Purchase lumbar back support. 

If your car seat is still uncomfortable no matter how you adjust it, well, you could buy a new car. But that’s a bit of a hassle, not to mention a few tens of thousands of dollars (almost enough to get a full tank of petrol at the moment!). Thankfully, there’s a wide range of products available for purchase that you can simply fit over the top of your existing car seat, which provide additional support for your back while you are driving, especially lumbar support for your lower back. 

If you aren’t sure which product is right for you to purchase, you can have a chat with your physio about your individual concerns, and they may even have products in stock which they can recommend. And personally, we think physios are a bit more helpful than car salesmen.

Take regular breaks

Okay, so you have the most comfortable seat in the world, with all the lumbar support you could dream of. Great! But your back is still not built for long periods of sitting still, so it’s a good idea to schedule in regular breaks while driving. Set an alarm or plan out your trip with frequent stops – at least one every hour or two. Then you can get out, stretch, walk, engage your glutes and other muscles to support and move your back in a healthy way.  Just get moving. Maybe do the nutbush on the side of the road. You do you.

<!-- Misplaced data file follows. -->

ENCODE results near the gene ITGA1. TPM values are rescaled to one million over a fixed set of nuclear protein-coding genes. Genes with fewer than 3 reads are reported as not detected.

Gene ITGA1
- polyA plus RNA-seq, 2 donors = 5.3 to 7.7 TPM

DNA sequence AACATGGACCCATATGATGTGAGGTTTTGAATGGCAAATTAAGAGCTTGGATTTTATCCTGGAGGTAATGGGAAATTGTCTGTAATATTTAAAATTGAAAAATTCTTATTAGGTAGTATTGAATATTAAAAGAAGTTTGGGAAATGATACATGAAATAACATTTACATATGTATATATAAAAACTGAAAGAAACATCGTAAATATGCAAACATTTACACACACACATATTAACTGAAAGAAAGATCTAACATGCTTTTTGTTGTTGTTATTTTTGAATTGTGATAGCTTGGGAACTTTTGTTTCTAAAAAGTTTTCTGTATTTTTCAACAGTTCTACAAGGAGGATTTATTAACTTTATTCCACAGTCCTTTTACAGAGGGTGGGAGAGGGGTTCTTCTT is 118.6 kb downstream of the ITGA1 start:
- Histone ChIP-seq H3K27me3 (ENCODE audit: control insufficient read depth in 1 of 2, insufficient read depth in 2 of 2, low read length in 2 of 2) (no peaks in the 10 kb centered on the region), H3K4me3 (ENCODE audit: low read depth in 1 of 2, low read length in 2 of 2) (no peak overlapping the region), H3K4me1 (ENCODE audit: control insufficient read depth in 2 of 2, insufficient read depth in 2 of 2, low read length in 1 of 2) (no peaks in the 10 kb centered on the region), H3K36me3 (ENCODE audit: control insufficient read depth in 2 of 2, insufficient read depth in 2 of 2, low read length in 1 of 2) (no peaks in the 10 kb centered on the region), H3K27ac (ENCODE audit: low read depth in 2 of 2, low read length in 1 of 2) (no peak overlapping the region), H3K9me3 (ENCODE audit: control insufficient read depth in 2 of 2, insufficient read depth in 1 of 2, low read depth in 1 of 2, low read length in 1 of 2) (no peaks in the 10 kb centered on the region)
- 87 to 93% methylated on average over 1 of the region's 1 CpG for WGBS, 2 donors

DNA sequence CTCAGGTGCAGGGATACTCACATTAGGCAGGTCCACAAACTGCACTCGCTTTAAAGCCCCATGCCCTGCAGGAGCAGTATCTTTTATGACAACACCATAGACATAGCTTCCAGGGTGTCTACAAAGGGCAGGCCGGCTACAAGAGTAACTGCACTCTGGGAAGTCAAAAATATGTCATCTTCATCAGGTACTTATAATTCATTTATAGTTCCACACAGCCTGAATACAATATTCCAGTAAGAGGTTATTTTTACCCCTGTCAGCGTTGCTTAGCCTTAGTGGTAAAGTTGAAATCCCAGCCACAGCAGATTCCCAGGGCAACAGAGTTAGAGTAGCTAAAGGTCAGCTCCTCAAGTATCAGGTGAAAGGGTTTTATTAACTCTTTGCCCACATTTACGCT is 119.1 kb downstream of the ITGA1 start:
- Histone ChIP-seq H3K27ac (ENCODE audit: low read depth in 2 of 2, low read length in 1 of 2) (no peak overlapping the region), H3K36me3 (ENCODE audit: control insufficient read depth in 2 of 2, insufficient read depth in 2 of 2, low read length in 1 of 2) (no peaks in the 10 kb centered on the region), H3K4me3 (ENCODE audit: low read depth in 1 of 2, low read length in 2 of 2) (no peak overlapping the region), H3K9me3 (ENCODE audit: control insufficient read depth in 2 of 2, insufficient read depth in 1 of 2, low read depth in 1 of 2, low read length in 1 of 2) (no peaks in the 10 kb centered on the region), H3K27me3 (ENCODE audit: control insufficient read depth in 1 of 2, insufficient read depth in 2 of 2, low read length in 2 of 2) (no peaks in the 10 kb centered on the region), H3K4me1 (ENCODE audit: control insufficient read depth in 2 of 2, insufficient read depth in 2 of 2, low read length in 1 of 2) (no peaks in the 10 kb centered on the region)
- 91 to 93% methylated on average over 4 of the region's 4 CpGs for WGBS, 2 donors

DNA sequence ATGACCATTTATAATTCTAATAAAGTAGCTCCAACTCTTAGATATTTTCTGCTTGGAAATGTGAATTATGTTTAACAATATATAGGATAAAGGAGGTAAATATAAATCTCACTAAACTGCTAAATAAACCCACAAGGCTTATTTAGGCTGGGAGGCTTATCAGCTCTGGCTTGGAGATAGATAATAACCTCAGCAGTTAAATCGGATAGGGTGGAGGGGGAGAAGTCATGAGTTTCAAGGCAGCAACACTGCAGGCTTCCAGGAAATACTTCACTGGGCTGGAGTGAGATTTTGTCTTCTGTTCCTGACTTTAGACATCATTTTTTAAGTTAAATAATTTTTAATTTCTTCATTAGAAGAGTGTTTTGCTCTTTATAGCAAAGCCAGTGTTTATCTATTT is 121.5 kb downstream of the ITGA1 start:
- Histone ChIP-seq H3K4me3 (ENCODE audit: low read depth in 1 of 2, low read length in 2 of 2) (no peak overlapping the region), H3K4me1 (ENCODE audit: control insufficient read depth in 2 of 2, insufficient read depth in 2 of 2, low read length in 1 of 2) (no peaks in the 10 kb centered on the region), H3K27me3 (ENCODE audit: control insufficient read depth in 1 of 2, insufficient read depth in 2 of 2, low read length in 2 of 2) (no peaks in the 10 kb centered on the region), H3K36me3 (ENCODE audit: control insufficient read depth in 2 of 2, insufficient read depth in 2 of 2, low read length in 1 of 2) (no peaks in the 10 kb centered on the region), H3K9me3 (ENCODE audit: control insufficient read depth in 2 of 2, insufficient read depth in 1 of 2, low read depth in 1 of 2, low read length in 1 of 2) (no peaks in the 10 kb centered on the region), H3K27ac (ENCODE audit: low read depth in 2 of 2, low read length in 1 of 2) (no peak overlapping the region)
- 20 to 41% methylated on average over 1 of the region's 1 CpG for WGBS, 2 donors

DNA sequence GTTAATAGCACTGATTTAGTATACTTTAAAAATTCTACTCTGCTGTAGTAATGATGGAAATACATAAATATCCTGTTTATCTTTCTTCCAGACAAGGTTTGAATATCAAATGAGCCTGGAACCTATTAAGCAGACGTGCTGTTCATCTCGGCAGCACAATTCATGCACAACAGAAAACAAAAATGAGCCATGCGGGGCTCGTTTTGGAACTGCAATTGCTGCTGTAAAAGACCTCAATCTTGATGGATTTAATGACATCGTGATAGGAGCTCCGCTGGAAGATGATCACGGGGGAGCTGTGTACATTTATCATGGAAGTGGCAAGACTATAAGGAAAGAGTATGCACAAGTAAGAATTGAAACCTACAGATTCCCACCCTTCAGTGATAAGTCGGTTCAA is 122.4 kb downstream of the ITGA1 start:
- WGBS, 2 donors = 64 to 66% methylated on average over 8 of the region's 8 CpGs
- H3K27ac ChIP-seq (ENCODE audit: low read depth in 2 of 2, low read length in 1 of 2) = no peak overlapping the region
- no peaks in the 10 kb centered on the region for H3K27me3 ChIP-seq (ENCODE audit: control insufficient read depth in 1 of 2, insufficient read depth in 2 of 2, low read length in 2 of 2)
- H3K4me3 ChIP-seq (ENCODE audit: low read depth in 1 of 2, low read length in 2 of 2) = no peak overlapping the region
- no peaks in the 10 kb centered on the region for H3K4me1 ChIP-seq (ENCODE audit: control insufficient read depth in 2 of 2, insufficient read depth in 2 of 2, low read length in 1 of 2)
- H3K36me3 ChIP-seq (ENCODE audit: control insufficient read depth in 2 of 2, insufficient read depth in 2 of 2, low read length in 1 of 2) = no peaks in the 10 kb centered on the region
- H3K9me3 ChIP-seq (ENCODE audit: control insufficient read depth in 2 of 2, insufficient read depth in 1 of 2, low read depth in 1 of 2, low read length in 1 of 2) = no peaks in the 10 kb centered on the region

Pay Attention To Your Mirrors

Your rearview and side mirrors should all be comfortably positioned so that you don’t have to bend, lean or move in order to get a good view, as this can encourage poor posture and uncomfortable positions. If multiple people use your car and move the mirrors frequently, make it a habit to get into the car 5 minutes before you need to leave to make sure that the seat and mirrors are adjusted correctly to your seating position and height. We know it’s annoying. But your back and shoulders are the boss, so we do what they want!

Then pay attention to your views in the mirror throughout the day, if you notice the positions feel off and you need to keep adjusting them after a long time driving, it could be a sign that you are shifting your weight or slouching – meaning you may require more support to maintain a healthy posture. Maybe your abs are getting tired. But we don’t need to tell anyone else that!